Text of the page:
"It takes more than the presence of words with religious content to have the effect of advancing religion, let alone to do so as a primary effect," the judge wrote. "The Pledge and the phrase 'under God' are not themselves prayers, nor are they readings from or recitations of a sacred text of a religion. Here, the words 'under God' appear in a pledge to a flag – itself a secular exercise, accompanied by no other religious language or symbolism."But for all of the Court's complex (and sometimes convoluted) reasoning, there's a simple and obvious test that shows that their decision is wrong. Even they should have seen it. Consider this:
I pledge allegiance to the flag of the United States of America, and to the republic for which it stands, one nation without God, indivisible, with liberty and justice for all.Doesn't this also meet the Court's definition of "secular"?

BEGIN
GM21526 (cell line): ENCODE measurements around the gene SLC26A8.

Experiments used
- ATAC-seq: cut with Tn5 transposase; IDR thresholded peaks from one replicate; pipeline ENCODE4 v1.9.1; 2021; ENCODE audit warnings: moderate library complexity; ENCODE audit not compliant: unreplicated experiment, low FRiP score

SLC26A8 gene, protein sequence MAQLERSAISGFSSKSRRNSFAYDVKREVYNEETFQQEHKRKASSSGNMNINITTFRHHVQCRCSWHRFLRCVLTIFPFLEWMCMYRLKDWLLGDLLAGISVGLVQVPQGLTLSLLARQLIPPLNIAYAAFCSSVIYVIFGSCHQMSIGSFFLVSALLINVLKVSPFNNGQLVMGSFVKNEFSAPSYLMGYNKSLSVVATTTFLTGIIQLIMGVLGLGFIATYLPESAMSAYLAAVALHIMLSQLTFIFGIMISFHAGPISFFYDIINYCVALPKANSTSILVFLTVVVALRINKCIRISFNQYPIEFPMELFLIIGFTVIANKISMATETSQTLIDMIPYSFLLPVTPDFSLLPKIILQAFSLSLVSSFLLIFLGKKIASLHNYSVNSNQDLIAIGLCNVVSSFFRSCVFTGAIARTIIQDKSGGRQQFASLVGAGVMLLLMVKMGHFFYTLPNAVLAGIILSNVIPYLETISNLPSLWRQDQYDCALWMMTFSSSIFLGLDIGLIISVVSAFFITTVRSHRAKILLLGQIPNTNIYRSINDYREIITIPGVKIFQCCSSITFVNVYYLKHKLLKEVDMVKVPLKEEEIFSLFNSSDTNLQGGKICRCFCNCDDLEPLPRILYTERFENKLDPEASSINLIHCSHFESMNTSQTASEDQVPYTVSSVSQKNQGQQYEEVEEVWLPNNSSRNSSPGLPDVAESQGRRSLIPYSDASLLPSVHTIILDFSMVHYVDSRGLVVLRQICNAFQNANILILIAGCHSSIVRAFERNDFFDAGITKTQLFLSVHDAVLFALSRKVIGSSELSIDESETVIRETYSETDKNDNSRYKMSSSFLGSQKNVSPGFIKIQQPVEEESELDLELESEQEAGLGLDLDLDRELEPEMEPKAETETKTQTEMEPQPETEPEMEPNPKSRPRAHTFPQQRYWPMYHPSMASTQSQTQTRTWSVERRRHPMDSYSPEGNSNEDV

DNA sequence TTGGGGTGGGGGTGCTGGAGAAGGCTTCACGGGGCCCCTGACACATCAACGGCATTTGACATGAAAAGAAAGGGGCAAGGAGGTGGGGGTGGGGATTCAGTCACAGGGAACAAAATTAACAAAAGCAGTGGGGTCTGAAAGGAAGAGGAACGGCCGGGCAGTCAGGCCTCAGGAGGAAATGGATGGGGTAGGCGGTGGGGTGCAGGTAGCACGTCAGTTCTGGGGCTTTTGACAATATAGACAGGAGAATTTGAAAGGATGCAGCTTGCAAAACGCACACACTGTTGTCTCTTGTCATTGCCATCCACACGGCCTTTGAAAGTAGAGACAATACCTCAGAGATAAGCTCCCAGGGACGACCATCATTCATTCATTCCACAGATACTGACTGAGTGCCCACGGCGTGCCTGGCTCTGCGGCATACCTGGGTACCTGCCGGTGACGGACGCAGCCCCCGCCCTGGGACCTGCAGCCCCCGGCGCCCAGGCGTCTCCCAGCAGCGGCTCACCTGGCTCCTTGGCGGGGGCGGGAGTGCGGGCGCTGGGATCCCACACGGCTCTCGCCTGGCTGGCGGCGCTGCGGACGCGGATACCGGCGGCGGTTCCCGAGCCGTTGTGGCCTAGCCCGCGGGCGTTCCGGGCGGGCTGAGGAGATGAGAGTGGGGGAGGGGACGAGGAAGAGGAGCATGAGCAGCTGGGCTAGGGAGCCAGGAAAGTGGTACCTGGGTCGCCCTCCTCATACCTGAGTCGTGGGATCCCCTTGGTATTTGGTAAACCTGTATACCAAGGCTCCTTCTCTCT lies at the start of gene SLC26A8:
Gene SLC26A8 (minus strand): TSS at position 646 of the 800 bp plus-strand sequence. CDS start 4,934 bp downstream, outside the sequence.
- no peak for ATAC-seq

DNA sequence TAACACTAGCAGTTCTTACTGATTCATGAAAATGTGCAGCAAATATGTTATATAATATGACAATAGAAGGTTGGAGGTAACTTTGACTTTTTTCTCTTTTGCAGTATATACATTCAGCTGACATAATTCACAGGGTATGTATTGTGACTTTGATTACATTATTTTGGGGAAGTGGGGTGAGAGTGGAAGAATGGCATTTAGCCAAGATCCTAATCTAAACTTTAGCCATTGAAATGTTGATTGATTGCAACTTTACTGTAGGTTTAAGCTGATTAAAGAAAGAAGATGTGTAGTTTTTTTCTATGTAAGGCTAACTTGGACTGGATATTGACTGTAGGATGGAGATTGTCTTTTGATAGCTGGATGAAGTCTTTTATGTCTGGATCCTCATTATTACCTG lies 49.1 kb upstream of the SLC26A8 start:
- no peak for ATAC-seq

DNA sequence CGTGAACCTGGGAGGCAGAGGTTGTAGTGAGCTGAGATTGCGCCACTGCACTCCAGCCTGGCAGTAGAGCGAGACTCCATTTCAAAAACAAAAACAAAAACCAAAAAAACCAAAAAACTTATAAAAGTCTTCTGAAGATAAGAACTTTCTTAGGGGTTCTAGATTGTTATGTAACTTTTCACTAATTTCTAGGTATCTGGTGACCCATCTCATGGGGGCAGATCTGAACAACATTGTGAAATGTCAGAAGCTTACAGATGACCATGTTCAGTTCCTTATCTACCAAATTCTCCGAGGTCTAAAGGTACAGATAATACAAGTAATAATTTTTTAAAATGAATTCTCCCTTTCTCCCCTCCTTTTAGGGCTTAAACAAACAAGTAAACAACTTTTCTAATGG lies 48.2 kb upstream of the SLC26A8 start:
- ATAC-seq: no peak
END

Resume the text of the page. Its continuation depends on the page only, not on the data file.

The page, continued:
Or how about this:
I pledge allegiance to the flag of the United States of America, and to the republic for which it stands, one nation under Allah, indivisible, with liberty and justice for all.Surely that too meets the Court's definition of "secular."
You can't logically make the claim that my two versions of the Pledge violates a Christian's or Jew's rights, but their version of the Pledge doesn't violate my rights. The law cuts both ways.
The First Circuit Court of Appeals is wrong on this important ruling. They can use all of the legal reasoning they like to obfuscate the plain meaning of the words, "under God," but their logic all falls apart when you turn the tables.